Helping Your Own Heel Pain at Home

You may have found yourself staying home more often in the past few months than you once did. COVID is a likely factor for your situation, but other changes in life and career can also have this effect at any point in time. 

What might be particularly unexpected, however, is if you find that: 

  • Heel pain you’ve usually experienced outside the home has followed you to a more home-centric lifestyle, 
  • Your heel pain has, in fact gotten worse recently, or 
  • You never had heel pain before, but now do! 

If any of the these three situations applies to you—or you have simply been living with persistent heel pain for some time now—you should be seen by a professional. Something is at the source of this problem, and we can identify it and help you treat it effectively. Never hesitate to call us at (254) 776-6995 to schedule an appointment! 

But in the meantime, there are things you may be able to do at home that can help lessen the intensity or duration of your heel pain flare-ups.  

It’s important to note that we can’t guarantee all of these will be effective for your situation, however. Heel pain can be influenced by multiple different factors and conditions, which is why it’s so important to get an expert evaluation. However, knowing whether tips like these provide you any relief can be a big help in pinpointing those causes. So even if home treatments aren’t fully effective, they can still provide valuable clues about what will work. 

Helping Heel Pain at Home

Keep Your Shoes On  

Yes, we mean indoors.

If you have previously spent your days at the office or worksite, it’s pretty likely that you spend a lot of time wearing shoes—shoes that were providing your feet with regular support and cushioning. Even better if those shoes contained custom orthotic inserts!

But now that you’re not spending as much time in those shoes, your heels might not be ready to handle the load all on their own. This could be contributing to your worsening pain.

Consider cleaning off your shoes and wearing them inside the house, for at least a few hours a day. See if that provides you with some additional comfort. If so, that’s a good indication that an abnormality in your foot structure may need to be addressed.

Of course, if your work shoes made you miserable in the first place, kindly disregard this tip.

Take Time to Stretch 

Some stretching of the feet, heels, and calves can help condition strained tissues and relieve pain.

Although you can stretch anytime during the day, doing it first thing in the morning can be especially helpful, especially if you often feel a sharp jolt of pain every time you get out of bed. That’s a good sign that your plantar fascia may be aggravated by moving again after a long period of inactivity, and “warming it up” with some morning stretching can help lessen that pain.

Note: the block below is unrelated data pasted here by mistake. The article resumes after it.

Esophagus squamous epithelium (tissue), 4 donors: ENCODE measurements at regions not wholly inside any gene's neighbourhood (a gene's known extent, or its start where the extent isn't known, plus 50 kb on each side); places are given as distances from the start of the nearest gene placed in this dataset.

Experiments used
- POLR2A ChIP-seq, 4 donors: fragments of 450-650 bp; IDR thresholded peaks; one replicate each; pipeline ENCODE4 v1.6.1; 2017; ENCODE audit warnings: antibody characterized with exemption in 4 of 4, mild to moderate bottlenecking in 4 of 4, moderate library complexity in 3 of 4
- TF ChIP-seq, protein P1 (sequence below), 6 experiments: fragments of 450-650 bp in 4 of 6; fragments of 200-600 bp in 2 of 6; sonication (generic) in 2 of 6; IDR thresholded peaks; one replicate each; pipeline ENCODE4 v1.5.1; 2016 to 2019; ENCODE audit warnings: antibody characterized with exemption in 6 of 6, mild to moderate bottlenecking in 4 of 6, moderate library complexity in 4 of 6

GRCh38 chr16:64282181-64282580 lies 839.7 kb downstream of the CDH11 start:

Here is one stretch to try before you even get out of bed, and another you can do anytime during the day. For the first, you will need a towel, resistance band, or belt—anything that can provide a firm strap of workable length.

Morning Stretch 

  • While still in bed, sit up with one leg straight out in front of you.
  • Place whichever form of strap you are using around the foot, up against the ball of the foot and toes. Grasp the ends of the strap with both hands.
  • Gently pull back on both ends of the strap, flexing your upper foot back. Do not yank or jerk the strap, but make sure your arms are doing all the work.
  • Hold for 30-45 seconds, then release.
  • Repeat 2-3 times per foot.

Calf Stretch 

Why the calves? Because they connect to your heels, and tight ones can exert excess force on that area.

  • Stand in front of a wall, placing both hands flat upon it at about shoulder height.
  • Step back with one foot, keeping the toes of both feet pointed straight.
  • Shift forward, bending the front knee while holding the back leg straight. (Try to keep both heels flat against the floor, but it is OK to raise them if you need to.)
  • Hold for 30-45 seconds, then repeat 2-3 times per leg.

If you seek out other stretches, remember to follow directions precisely and always stop immediately if you feel pain. We can also help you determine a good routine for your needs.

Roll It Out

This one is simple, feels good, and can even be fun!

When your heels start to hurt, simply take a tennis ball, bottle, or other firm, round object and roll it beneath your feet. If you want a deluxe treatment, freeze a water bottle (maybe take some of the water out of it first) and use that instead! Just don’t do it anywhere you wouldn’t want to get wet—just in case.

The Help You Need for Heel Pain 

Heel pain that persists, no matter how mild or severe, is something that should be addressed. We’re always here to help you find the best solutions to keep you moving comfortably!

Call us at (254) 776-6995 to schedule an appointment, or fill out our online contact form if you prefer to reach us electronically.